8. The read() may not read $ENV{'CONTENT_LENGTH'} bytes into $buffer, and
    there's no attempt made to detect or handle this event. Without going
    to the effort of reading the original post I don't know for sure, but
    I'd bet there's at least three or four other instances where
    handles things correctly that the OP's code does not.
    No, but it removes one axis of variability from the list of things
    that could be buggy. Given the option of using known-good code and
    hacking something up yourself, why (other than learning excercises,
    which are surely valuable) would you not use the tested and verified

    Eric Schwartz, Nov 14, 2003
  9. Some kind of exception handling is most often useful, but the lack of
    it isn't exactly a _bug_, is it?
    None of us knows which of those "things" that are _applicable_ in OP's
    I very much dislike the aggressive way in which some people here
    advocate the use of CGI, and the lack of faith that is shown in
    people's own judge. The described attitude makes me suspicious and
    less inclined to listen. How about that for a reason? :)
    Gunnar Hjalmarsson, Nov 14, 2003
  10. Is this buggy?

    open(FH, '>', "/root/file");
    print FH @data;

    I'd say heck yeah, because there's no checking that FH was properly
    opened, and that's the exact same class of bug we're talking about in
    the OP.
    Does it matter? As long as there are any, it means that using
    (or some equivalent, such as CGI::Lite, or what-have-you) is a better
    solution than rolling it on your own. Again, I make exceptions for
    doing it for personal learning purposes, because it's good to learn
    how to do things, but it's just nuts to not use a module in a
    production environment.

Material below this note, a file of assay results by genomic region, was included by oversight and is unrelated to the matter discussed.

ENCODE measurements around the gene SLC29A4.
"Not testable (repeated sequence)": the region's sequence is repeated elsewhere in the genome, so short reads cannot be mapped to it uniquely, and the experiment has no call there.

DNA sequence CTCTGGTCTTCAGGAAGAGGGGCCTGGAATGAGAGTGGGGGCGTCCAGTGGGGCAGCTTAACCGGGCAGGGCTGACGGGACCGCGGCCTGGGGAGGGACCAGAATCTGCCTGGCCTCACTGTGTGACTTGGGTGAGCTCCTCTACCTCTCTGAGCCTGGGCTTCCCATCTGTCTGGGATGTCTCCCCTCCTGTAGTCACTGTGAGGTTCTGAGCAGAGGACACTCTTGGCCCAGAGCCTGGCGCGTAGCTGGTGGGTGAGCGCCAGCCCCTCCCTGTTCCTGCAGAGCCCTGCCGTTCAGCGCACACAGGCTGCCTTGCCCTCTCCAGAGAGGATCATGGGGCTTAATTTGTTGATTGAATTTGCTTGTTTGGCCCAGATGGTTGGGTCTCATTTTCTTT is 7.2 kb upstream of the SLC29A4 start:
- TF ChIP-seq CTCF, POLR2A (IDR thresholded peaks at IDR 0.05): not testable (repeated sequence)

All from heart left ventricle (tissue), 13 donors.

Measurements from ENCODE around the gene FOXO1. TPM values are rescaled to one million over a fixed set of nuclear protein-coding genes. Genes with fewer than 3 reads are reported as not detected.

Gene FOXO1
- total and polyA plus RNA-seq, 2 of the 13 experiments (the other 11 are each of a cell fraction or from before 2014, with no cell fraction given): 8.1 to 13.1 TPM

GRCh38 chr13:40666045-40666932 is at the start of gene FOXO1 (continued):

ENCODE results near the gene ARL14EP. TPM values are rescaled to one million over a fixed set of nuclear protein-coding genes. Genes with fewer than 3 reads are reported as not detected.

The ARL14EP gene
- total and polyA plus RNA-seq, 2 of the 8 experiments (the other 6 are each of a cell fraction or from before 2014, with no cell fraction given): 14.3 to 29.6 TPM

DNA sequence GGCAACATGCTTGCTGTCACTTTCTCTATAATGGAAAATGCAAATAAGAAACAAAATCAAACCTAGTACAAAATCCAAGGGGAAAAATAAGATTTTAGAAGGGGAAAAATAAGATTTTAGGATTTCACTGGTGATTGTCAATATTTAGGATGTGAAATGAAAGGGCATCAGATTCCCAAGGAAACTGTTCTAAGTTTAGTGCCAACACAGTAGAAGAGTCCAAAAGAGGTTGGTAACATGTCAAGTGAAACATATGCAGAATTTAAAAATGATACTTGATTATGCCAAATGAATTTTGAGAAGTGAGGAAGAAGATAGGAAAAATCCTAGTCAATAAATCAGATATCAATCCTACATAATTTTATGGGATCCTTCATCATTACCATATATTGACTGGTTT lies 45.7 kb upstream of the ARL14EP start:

I know you're being snarky, but I'll answer it honestly: it sucks as a
    reason. It's juvenile and immature, and overlooks the real benefits
    in favour of rebellion for its own sake. It's not that I have a lack
    of faith in people's judgement, it's that I have never-- not *once*--
    seen hand-rolled CGI parsing code on this newsgroup that wasn't buggy.

    Most of the arguments against using, including "it's too slow",
    aren't based on facts, they're based on suppositions, and "well, it
    stands to reason". Sometimes they're based on facts, and then people
    usually agree that that's a bad case to use it in, but I'd
    conservatively estimate that 98% of the time it's the way to go.

    I'll grant you, there are times when it's a good idea to roll your own
    CGI parsing routines. Personal study is one. I can't think of any
    situation for which I'd want to that it doesn't already work
    for, but if there is one, that's a good reason-- though a better idea,
    IMO, is to fix and thus make everyone's life that much better.
    Sometimes you don't need the HTML generation routines, and in that
    case there are modules like CGI::Lite and others that do the parsing
    job for you.

    In the end, there are a gazillion ways to get it wrong, and only a
    very few ways to do it right. And people being people, the sort of
    person who thinks they're saving time and effort by not using
    (or equivalent) is not as a rule the sort of person that's going to
    take the very painstaking approach of reading the RFCs and following
    them correctly, leading to the

    10 Hey, it works for me.
    20 <tweak>
    30 Oh, crap, now it's broke. <code>
    40 GOTO 10

    loop we're all so painfully familiar with.

    Eric Schwartz, Nov 14, 2003
  11. OK, you can call it something else then. Let's assume you don't care about
    that. There is still the fact that

    will miss pairs separated by a semicolon. In addition, parameter names are
    not unescaped. What happens when the query string given is

    As Eric Roode pointed out, the same exact code has been posted here
    numerous times (e.g.